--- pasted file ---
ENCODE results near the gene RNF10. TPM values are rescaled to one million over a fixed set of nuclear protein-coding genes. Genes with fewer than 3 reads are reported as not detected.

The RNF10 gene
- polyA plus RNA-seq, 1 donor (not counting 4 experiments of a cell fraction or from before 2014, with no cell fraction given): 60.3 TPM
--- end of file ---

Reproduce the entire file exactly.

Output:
ENCODE results near the gene RNF10. TPM values are rescaled to one million over a fixed set of nuclear protein-coding genes. Genes with fewer than 3 reads are reported as not detected.

The RNF10 gene
- polyA plus RNA-seq, 1 donor (not counting 4 experiments of a cell fraction or from before 2014, with no cell fraction given): 60.3 TPM